Ringing of birds for scientific purposes was started in 1899 by Christian Mortensen, a Danish schoolteacher. He used zinc rings on European Starlings. The first ringing scheme was established in Germany in 1903 at the "Vogelwarte" in Rossiten on the Baltic Coast. This was followed by Hungary in 1908, Great Britain in 1909 (by Arthur Landsborough Thomson in Aberdeen and Harry Witherby in England), Yugoslavia in 1910 and the Scandinavian countries between 1911 and 1914. [Spencer, R. 1985. Marking. In: Campbell. B. & Lack, E. 1985. "A dictionary of birds". British Ornithologists' Union. London, pp. 338-341.]

imilar schemes

Wing tags

In some surveys, involving larger birds such as eagles, brightly-coloured plastic tags are attached to birds' wing feathers. Each has a letter or letters, and the combination of colour and letters uniquely identifies the bird. These can then be read in the field, through binoculars, meaning that there is no need to re-trap the birds. Because the tags are attached to feathers, they drop off when the bird moults. Imping is the practice of replacing a bird's normal feather with a brightly-colored false feather. [Wright, Earl G (1939) Marking Birds by Imping Feathers. The Journal of Wildlife Management 3(3):238-239] A patagial tag is a permanent tag held onto the wing by a rivet punched through the patagium.WAYNE R. MARION, JEFF D. SHAMIS (1977) AN ANNOTATED BIBLIOGRAPHY OF BIRD MARKING TECHNIQUES 42-61 Bird banding 48(1):42-61 [] ]

Radio transmitters and satellite-tracking

Where detailed information is needed on individual movements, tiny radio transmitters can be fitted on to birds. For small species the transmitter is carried as a 'backpack' fitted over the wing bases, and for larger species it may be attached to a tail feather or looped to the legs. Both types usually have a tiny (10cm) flexible aerial to improve signal reception. Two field receivers (reading distance and direction) are needed to establish the bird's position using triangulation from the ground. The technique is useful for tracing individuals during landscape-level movements particularly in dense vegetation (such as tropical forests) and for shy or difficult-to-spot species, because birds can be located from a distance without visual confirmation. [Rappole, J. H. and Tipton, A. R. 1991. New harness design for attachment of radio transmitters to small passerines. Á J. Field Orn. 62: 335-337] [Beat Naef-Daenzer (2007) An allometric function to fit leg-loop harnesses to terrestrial birds. Journal of Avian Biology 38(3):404-407 [ PDF] ]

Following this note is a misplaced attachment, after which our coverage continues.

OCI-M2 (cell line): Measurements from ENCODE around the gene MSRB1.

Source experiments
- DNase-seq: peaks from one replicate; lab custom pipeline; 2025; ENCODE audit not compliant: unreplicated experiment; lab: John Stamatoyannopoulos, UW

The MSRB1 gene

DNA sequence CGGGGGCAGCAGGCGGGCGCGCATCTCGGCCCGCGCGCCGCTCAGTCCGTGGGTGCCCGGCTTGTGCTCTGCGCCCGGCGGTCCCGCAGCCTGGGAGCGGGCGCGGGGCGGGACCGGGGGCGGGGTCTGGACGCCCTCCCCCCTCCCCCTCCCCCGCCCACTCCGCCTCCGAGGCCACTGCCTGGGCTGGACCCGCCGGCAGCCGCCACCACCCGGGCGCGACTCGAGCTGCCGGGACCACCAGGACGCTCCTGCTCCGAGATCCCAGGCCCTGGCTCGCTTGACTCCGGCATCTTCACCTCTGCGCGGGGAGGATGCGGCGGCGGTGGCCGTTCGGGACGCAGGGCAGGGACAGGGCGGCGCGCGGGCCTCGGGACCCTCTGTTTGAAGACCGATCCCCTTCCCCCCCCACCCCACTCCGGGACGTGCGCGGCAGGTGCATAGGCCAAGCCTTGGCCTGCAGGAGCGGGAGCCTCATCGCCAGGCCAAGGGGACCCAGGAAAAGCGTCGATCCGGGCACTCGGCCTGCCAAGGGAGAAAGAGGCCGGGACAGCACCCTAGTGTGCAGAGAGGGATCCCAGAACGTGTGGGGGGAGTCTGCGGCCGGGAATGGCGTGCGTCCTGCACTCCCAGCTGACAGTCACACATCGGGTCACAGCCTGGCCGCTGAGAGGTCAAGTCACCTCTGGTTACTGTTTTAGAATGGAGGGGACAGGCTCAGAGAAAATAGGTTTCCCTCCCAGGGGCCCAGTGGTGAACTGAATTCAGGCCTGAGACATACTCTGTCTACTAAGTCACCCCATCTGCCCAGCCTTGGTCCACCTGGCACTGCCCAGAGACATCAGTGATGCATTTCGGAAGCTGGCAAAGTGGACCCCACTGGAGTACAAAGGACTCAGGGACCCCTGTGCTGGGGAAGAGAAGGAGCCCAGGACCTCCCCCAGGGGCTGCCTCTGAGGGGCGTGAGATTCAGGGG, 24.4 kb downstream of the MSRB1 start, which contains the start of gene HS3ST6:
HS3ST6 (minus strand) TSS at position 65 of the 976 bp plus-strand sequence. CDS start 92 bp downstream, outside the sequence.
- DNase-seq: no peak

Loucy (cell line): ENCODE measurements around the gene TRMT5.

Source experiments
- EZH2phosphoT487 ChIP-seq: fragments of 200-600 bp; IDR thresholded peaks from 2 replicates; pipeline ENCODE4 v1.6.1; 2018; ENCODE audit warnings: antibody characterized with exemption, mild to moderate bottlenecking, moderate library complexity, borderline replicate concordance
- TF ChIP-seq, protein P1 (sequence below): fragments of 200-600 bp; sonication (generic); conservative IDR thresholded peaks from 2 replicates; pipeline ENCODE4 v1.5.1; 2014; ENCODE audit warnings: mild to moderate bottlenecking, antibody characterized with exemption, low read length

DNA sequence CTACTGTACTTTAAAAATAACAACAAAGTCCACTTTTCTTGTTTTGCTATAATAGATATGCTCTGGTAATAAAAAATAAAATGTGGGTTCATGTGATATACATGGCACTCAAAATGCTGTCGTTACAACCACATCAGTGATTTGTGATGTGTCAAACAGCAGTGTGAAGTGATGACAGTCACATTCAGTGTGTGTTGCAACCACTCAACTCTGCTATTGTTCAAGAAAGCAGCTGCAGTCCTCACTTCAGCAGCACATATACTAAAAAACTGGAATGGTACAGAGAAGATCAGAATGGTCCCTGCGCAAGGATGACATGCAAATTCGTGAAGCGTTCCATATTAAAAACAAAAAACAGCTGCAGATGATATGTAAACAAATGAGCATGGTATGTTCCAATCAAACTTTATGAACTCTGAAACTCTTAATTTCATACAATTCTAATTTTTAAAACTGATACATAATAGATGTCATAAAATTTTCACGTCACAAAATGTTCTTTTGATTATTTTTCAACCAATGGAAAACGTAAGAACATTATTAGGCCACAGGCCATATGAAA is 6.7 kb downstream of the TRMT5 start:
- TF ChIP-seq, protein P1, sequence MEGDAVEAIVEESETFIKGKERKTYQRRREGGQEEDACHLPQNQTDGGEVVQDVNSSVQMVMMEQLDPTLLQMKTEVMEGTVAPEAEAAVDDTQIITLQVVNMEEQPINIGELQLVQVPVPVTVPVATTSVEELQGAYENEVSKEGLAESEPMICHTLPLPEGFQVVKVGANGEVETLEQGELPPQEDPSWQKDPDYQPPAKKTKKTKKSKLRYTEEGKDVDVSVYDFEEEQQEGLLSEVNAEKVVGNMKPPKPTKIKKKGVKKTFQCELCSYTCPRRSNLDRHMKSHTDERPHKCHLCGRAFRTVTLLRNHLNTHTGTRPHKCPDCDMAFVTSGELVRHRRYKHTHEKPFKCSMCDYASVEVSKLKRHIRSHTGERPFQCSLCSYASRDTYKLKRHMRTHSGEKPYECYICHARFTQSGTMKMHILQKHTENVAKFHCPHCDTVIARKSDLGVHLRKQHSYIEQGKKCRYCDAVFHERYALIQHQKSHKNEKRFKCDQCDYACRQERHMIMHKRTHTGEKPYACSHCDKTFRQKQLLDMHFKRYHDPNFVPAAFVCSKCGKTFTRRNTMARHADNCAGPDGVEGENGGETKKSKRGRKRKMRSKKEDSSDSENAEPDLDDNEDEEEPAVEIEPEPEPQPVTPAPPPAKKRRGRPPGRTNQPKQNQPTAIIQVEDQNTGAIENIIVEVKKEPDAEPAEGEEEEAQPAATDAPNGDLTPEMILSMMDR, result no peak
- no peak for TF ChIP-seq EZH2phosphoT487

The use of satellite transmitters for bird movements is currently restricted by transmitter size - to species larger than about 400g. They may be attached to migratory birds (geese, swans, cranes, penguins etc.) or other species such as penguins that undertake long-distance movements. Individuals may be tracked by satellites for immense distances, for the lifetime of the transmitter battery. As with wing tags, the transmitters may be designed to drop off when the bird moults; or they may be recovered by recapturing the bird. [cite journal|author=Mikael Hake, Nils Kjellén, Thomas Alerstam|title=Satellite tracking of Swedish Ospreys "Pandion haliaetus": autumn migration routes and orientation|journal=Journal of Avian Biology|volume=32|issue=1|pages=47–56|year=2001|doi=10.1034/j.1600-048X.2001.320107.x] [Yutaka Kanaia, Mutsuyuki Ueta, Nikolai Germogenov, Meenakshi Nagendran, Nagahisa Mita, and Hiroyoshi Higuchi (2002) Migration routes and important resting areas of Siberian cranes ("Grus leucogeranus") between northeastern Siberia and China as revealed by satellite tracking. Biological Conservation 106(3):339-346 [ PDF] ]